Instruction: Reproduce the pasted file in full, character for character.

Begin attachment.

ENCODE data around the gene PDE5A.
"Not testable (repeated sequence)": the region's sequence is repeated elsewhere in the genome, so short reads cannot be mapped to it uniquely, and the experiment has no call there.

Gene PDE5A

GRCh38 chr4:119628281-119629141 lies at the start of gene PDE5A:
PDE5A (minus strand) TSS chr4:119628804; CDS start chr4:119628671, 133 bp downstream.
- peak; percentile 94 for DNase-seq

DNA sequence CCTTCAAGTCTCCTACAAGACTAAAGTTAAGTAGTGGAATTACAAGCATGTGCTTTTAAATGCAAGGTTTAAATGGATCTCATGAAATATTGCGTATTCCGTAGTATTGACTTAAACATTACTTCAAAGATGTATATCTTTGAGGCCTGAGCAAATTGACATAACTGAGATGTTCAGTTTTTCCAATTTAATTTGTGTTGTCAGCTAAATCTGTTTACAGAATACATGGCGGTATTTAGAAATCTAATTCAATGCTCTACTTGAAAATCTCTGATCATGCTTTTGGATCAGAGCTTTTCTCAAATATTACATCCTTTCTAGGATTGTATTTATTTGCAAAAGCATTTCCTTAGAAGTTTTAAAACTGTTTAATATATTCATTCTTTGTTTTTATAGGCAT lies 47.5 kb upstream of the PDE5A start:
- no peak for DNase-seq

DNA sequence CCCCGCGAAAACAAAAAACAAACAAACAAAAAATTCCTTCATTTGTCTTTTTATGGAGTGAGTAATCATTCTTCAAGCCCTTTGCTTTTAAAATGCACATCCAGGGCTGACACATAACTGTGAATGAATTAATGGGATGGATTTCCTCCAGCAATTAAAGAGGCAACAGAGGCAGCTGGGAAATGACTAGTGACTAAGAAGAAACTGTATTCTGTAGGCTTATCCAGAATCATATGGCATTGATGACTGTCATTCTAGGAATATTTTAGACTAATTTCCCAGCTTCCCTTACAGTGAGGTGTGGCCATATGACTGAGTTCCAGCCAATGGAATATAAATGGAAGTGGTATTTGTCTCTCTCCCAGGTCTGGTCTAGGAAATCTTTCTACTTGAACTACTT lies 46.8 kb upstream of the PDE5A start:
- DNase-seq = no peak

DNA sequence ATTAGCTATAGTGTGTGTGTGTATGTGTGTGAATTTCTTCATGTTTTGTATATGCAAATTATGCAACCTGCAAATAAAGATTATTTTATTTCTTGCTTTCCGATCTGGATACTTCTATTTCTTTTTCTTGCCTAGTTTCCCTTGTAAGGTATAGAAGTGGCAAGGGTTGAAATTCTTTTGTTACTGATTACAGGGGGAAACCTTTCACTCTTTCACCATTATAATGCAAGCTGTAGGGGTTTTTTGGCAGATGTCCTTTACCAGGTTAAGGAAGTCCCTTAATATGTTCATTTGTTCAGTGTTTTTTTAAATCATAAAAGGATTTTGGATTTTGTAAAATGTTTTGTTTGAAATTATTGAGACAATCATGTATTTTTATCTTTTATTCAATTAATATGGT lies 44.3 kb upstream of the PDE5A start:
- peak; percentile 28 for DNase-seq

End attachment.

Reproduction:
ENCODE data around the gene PDE5A.
"Not testable (repeated sequence)": the region's sequence is repeated elsewhere in the genome, so short reads cannot be mapped to it uniquely, and the experiment has no call there.

Gene PDE5A

GRCh38 chr4:119628281-119629141 lies at the start of gene PDE5A:
PDE5A (minus strand) TSS chr4:119628804; CDS start chr4:119628671, 133 bp downstream.
- peak; percentile 94 for DNase-seq

DNA sequence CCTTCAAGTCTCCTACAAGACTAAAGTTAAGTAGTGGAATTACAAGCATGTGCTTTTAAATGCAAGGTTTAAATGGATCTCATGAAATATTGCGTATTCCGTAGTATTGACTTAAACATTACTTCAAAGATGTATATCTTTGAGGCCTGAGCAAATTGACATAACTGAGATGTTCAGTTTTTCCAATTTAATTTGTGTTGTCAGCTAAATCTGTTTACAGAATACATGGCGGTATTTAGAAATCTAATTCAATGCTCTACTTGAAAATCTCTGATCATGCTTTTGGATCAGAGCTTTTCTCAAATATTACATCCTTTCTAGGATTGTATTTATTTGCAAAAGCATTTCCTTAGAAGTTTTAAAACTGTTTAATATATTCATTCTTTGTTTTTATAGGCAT lies 47.5 kb upstream of the PDE5A start:
- no peak for DNase-seq

DNA sequence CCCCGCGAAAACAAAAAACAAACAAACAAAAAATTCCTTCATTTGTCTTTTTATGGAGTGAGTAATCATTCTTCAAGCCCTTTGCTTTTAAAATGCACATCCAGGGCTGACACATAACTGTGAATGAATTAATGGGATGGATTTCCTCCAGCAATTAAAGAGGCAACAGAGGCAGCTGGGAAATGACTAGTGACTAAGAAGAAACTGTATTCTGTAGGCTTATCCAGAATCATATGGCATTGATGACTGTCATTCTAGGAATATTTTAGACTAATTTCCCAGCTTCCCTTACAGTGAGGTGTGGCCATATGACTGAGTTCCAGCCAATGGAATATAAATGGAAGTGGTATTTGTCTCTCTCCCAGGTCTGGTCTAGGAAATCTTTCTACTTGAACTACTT lies 46.8 kb upstream of the PDE5A start:
- DNase-seq = no peak

DNA sequence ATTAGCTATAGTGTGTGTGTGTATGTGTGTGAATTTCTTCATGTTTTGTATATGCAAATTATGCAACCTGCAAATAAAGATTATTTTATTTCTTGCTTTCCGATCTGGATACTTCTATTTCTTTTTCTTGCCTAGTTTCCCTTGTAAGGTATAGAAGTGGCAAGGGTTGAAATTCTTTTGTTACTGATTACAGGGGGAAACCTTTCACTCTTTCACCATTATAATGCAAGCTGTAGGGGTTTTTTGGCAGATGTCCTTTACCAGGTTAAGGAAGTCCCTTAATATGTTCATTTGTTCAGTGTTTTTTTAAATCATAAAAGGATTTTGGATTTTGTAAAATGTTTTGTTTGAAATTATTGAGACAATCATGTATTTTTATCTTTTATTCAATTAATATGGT lies 44.3 kb upstream of the PDE5A start:
- peak; percentile 28 for DNase-seq